Thomas Kincaid, medical student and avid golfer, was the first to write instructions for playing the game.  He played Brutsfield Links and Leith Links, and in his notes we find the first mention of a handicap system, and descriptions of his golf swing.  This diary dates back to 1687.  The oldest specific rules for the game were written for the Company of Gentleman Golfers in the year 1744.  The club, which later became The Honourable Company of Edinburgh Golfers, played at Leith and the society still exists today.  One group, called The Royal Burgess Golfing Society, claimed that they were formed in 1735, but the Edinburgh Golfers are generally known as the first group of golfers, who also established the rules.

Emigrants from Scotland to the British Colonies introduced the game of golf, and as early as 1779 there exist advertisements in the Royal Gazette of New York City for golf clubs and golf balls.  Additionally, there is documentation of a golf club in Savannah, Georgia from a 1796 issue of the Georgia Gazette.

The 1850s saw a keen interest in Scotland emerge in Queen Victoria and Prince Albert, who built a castle (Balmoral) in Scotland and were instrumental in the railway being built between Edinburgh and London.  When this happened, tourism to Scotland increased greatly, and English people became interested in Scottish life and culture.  Golf, of course, was a big part of that and this time period saw a spread of golf courses across the British Isles.  By 1880 England had 12 golf courses, and by 1914 it had over 1000.  Also by the 1880’s golf groups emerged in South Africa, Ireland, Australia, New Zealand, and Canada.

Tracking back to 1868, the Meji restoration in Japan saw the country striving to become more modern, and Japanese people traveled to America and Europe to set up trade and learn about new business, science, and cultural trends.  In turn, people from Europe and America traveled to Japan to help set up banks, schools, factories, and shipyards.  By 1903, British people living in Japan developed their own golfing club in Kobe, and in 1913 Japanese natives founded the Tokyo Golf Club.

As golf maintains its popularity, so the industry grows.  What used to be old, wooden clubs are now made from graphite and titanium.  What used to be a wooden ball was then made of leather, and then balls were made from dried sap.  Today golf balls are made from urethane blends or surlyn, and are designed to be as aerodynamic as possible.  You can even choose the type of ball you want, depending on your golfing style.  It’s safe to say, golf will be popular for many years to come.

The Quick History of Golf is provided by MaverickLabel.com which wants to help you find your golf clubs in case they go missing – with golf club ID labels. Looking for other custom sticker printing or labels for you personal or business needs? Visit MaverickLabel.com or call at (800) 537-8816.

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ESPN Launches Food Scorecards

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Defense Secretary Robert M. Gates, left, Secre...

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Some horrible and obnoxious things were found when the health department’s inspection reports were reviewed by ESPN. These reports were of arenas and stadiums in North America where some major sporting events were held. As per these reports, around 30% of all the venues which were host to leagues in 2009 had more than 50% of their food and beverage vendors receiving certification that they had violated the standards that were set for handling food (though the drink holders seemed somewhat sanitary). All the violations as reported were critical and very major. The violations mainly were storing the food and then serving at an inadequate temperature which will stimulate the growth of pathogens. The food was served at improper temperature as there were no proper equipments, the staff members did not follow hygienic practices as they did not wash hands after using restrooms and touching their faces, the cooking place was infested with insects and rodents which could easily contaminate the food and usage of same equipment for doing different things.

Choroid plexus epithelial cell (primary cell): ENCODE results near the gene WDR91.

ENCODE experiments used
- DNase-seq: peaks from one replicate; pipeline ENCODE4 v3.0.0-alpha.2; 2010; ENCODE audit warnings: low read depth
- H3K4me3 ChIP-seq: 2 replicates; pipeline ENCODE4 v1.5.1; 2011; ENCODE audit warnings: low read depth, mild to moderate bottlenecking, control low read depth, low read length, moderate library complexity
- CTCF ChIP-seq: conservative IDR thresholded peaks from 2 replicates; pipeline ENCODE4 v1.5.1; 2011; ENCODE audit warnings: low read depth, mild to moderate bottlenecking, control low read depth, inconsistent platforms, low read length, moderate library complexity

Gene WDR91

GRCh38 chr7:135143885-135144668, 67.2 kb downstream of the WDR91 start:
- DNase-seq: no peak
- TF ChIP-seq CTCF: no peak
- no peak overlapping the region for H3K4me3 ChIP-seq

The report of the department brought to the notice major violations of standards and most of these can prove to be extremely dangerous. Though the reviews and the findings of the reports were unnerving and nauseating no instance of an outbreak of illnesses was reported from any area after a game was held. ESPN though did find some cases where there were illnesses caused to some people because of the food that they ate in the stadium. There are few instances and thus to trace the exact cause is not very easy for anyone. Though nothing major can be proved with limited information available but it is always better to be careful and consider the findings of the reports. The report has clearly stated the major violations of the standards that are taking place and as it is difficult to find the exact food or drink source of any illness one needs to be more careful as it is always better to be safe than be sorry. Make good use of a travel cup holder to make sure your remains sanitary. As the illness usually affects a few days after the food has been consumed tracing the exact source and cause becomes very difficult.

One should also analyze the statistics which show that when one compares the M&T Bank Stadium compared to the FedEx the former is safer as it has 4% vendors who have received citations whereas the latter has 36%. All the vendors of the Verizon center received the citations thus it is advisable to avoid eating at these places.

  • Nebraska And Wisconsin Football Vs. Ohio State: Evening Games Are Set (brutusreport.com)